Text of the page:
One of the greatest challenges the jail has encountered since the clinic opened and one of its biggest successes is the dosing. For each person, who is on either the suboxone or methadone treatment, there is a myriad of different factors the medical staff need to take into account. Height, weight, metabolism, tolerance and history all take time to judge. Experience is a big factor.

In August, MassLive visited the facility and spoke to Sheriff Chris Donelan who said that when he first took over the role as sheriff in 2011 and noted that treatment facilities needed to be improved to address the treatment of the offenders that are sent to the jail.

As each person enters the jail, they are screened for narcotics through blood tests, criminal record and by asking the individual for their personal history.

“There's some self-reporting,” said Donelan. “But there's a lot that we look at in [their] history that needs to back that self-reporting.”

Mutual respect has worked to create a calm environment within his jail. In order to treat those affected, they first need to want to be helped.

The main difference between suboxone, also known as buprenorphine, and methadone is that buprenorphine is a partial-agonist (pain killer); methadone, like heroin, is a full-agonist.

Buprenorphine works by interacting with the same receptors of the brain that affect other drugs (like heroin and methadone), but it fools the brain into thinking that it is taking an opiate when in reality it’s not.

“Unless you drill down into the underlying substance abuse issue, the underlying trauma issue, the underlying mental health issue that's causing someone to feel like they can't be in a room full of people, without being high,” said Donelan. “We have to drill down and get to that, so you can conquer whatever mental health issue is whatever that trauma is so you have the strength to go forward on your own merits and deal with whatever issues confront you.”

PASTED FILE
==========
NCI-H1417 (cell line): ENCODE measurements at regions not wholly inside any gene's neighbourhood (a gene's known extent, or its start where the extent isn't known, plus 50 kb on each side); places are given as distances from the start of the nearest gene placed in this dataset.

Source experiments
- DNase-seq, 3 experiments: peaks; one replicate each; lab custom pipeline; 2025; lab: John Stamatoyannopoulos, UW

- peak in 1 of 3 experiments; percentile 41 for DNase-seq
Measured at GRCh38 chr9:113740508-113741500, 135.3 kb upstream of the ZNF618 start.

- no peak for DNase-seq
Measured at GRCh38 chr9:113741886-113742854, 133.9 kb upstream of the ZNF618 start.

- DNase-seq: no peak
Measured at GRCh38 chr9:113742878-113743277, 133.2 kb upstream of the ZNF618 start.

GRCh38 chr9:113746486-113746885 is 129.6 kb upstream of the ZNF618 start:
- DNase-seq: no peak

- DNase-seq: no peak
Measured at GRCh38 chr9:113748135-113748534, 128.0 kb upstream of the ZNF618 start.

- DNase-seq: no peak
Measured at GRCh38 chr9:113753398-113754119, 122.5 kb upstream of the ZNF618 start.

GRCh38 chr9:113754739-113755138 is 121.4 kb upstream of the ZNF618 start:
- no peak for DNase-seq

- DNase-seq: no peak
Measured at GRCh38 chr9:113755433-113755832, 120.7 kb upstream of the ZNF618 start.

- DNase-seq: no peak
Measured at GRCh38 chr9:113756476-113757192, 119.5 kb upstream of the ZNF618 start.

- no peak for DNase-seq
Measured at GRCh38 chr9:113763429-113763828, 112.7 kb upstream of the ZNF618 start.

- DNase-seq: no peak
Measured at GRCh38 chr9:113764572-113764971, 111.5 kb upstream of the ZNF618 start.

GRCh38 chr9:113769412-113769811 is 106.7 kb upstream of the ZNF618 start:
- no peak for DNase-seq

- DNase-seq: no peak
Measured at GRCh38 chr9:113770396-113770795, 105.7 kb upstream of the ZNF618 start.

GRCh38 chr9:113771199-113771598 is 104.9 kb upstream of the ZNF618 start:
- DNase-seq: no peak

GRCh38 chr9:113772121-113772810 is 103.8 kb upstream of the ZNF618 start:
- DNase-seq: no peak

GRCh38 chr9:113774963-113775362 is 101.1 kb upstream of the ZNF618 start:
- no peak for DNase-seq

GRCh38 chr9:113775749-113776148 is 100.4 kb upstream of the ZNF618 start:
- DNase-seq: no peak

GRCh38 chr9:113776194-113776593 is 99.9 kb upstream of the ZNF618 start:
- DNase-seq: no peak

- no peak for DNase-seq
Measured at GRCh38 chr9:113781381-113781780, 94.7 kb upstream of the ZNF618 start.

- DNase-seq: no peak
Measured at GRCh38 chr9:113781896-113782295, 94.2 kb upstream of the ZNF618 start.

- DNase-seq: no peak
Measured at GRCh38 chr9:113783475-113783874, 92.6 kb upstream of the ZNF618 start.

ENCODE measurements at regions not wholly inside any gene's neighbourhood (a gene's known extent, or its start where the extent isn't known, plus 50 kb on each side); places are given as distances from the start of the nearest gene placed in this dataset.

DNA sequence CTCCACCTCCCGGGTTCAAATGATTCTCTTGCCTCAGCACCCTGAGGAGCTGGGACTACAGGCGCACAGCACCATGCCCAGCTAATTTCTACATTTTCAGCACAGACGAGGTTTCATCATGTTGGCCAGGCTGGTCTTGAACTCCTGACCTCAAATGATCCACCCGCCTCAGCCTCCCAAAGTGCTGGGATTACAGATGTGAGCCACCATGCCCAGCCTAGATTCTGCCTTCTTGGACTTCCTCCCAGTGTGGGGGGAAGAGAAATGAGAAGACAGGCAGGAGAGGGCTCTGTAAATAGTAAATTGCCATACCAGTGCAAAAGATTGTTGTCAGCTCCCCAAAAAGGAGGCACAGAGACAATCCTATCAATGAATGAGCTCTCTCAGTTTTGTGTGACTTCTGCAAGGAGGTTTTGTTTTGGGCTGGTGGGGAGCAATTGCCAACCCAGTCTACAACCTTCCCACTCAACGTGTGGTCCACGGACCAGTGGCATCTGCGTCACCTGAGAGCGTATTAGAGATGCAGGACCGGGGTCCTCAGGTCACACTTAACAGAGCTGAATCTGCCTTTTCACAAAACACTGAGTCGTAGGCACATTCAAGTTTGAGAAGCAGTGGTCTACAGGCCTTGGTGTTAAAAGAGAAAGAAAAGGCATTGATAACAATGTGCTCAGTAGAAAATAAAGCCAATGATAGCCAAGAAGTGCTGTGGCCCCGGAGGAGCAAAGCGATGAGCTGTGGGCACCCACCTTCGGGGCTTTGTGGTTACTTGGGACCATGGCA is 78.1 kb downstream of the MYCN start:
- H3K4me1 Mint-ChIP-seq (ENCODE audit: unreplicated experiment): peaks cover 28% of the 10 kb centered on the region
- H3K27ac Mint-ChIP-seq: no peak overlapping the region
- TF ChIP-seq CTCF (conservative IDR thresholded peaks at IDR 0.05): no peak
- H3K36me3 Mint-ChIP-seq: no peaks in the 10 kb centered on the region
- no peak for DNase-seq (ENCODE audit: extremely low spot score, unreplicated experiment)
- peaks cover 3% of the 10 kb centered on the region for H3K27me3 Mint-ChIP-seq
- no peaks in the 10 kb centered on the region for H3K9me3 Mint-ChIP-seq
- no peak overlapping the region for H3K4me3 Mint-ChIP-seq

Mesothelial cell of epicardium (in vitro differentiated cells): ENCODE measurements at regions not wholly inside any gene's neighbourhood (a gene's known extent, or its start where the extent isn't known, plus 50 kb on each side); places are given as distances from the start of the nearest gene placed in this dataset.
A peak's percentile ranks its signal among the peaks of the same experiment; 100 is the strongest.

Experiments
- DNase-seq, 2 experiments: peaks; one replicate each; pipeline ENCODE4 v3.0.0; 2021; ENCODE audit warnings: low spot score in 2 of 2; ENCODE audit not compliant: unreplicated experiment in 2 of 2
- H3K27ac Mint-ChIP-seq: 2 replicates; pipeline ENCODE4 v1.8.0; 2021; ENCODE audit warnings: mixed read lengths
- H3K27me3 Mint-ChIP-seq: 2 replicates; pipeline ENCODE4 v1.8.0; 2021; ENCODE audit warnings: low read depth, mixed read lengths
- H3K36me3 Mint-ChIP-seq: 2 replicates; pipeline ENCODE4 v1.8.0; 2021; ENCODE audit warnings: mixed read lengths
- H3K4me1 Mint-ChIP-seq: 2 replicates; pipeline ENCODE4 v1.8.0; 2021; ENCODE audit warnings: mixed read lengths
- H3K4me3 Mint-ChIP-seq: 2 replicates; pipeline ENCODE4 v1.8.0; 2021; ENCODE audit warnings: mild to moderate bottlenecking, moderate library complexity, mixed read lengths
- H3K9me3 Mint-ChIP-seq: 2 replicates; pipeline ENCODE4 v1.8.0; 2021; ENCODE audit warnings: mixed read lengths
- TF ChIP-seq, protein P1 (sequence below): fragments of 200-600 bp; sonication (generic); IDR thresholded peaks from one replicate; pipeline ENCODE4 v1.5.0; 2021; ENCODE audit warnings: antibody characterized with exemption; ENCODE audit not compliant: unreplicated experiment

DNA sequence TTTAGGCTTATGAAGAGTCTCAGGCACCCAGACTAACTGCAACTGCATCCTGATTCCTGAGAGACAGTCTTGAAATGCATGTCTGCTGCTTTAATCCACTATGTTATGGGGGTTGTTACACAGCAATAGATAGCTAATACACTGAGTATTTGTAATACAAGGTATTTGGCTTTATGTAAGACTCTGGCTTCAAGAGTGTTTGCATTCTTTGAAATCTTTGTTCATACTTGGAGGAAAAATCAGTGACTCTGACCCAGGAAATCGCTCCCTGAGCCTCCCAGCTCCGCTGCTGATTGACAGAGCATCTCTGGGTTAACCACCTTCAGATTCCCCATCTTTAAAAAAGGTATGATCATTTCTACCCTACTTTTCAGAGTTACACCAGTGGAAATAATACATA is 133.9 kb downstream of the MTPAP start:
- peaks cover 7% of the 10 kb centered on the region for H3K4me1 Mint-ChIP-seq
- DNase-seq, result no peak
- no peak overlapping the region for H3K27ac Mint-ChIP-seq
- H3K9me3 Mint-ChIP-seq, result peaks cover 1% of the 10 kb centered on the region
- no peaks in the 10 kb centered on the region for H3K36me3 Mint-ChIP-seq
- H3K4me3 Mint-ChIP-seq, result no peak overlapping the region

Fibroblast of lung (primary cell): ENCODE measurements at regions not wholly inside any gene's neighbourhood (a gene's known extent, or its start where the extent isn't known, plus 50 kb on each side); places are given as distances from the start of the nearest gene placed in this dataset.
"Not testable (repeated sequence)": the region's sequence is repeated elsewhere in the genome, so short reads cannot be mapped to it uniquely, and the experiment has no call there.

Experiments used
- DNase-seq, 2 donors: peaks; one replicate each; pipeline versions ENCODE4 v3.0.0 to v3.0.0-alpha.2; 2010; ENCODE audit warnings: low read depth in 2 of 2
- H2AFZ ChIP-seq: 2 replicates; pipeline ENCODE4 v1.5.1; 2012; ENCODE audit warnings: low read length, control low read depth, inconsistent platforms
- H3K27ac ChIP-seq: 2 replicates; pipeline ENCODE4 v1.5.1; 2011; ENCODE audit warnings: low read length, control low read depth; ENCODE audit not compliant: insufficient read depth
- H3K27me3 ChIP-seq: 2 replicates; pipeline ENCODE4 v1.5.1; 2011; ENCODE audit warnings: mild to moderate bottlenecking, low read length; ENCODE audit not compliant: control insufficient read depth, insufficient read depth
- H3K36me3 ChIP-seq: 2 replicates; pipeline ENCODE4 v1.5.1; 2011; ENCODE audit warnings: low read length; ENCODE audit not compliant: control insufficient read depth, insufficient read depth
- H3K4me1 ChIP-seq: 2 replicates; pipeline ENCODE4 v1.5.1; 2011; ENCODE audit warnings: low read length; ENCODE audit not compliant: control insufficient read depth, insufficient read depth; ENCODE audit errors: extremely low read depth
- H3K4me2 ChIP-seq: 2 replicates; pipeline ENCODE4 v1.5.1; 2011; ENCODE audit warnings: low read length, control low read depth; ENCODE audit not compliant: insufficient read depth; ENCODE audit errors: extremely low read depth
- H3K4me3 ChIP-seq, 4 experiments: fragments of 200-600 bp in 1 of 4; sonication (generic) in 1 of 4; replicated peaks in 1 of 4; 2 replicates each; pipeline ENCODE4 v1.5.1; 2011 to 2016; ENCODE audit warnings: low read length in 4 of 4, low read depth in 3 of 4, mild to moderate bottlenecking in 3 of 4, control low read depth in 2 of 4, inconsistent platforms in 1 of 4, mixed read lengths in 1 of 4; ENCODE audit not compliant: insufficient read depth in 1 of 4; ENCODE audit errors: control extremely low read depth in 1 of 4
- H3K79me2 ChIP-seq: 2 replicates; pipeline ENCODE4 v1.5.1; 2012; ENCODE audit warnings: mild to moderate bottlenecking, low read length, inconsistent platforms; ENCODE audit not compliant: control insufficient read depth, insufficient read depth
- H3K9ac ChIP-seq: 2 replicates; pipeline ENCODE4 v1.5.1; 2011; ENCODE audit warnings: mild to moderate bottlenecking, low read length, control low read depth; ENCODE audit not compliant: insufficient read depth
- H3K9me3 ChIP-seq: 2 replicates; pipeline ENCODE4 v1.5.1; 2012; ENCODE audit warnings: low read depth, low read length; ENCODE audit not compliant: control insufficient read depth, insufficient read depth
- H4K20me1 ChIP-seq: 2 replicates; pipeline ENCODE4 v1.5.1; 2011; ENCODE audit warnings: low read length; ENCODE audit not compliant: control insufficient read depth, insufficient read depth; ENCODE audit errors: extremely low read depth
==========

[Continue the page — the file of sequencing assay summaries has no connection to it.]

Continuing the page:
“Based on the numbers of patients we've had in the year (we've maintained an average annual daily count of 40 persons),” said Hayes in an email. “The program costs an average of $27.40 per person per day.”

Donelan said earlier this year that it took 54 weeks and a 90-page application to achieve the methadone clinic.

The sheriff doesn’t hold back when talking about the challenges of setting the clinic up.

“You need to stand in front of your correction officers and explain to them what you’re doing and why and get their buy-in. The process is so much smoother and when you do it that way,” said Donelan. “When you have your security people talking to and understanding your treatment people (social workers, councilors) and talking to an in your medical people and that’s important too because it has to be a team approach.”

He observed that a significant number of the clients aren’t bad people, they have just come from difficult backgrounds and need help, not punishment.

“It’s changing the climate and culture from this attitude of ‘if you relapse and commit another crime, you’re just a dirtbag who can’t stay straight.’” explained Donelan. “To this climate and culture of ‘all right, you relapsed. Relapse is part of recovery, come on back. We’re going to run you through the whole program again and see how it works.’ You know, non-judgmental.”

McClatchy-Tribune News Service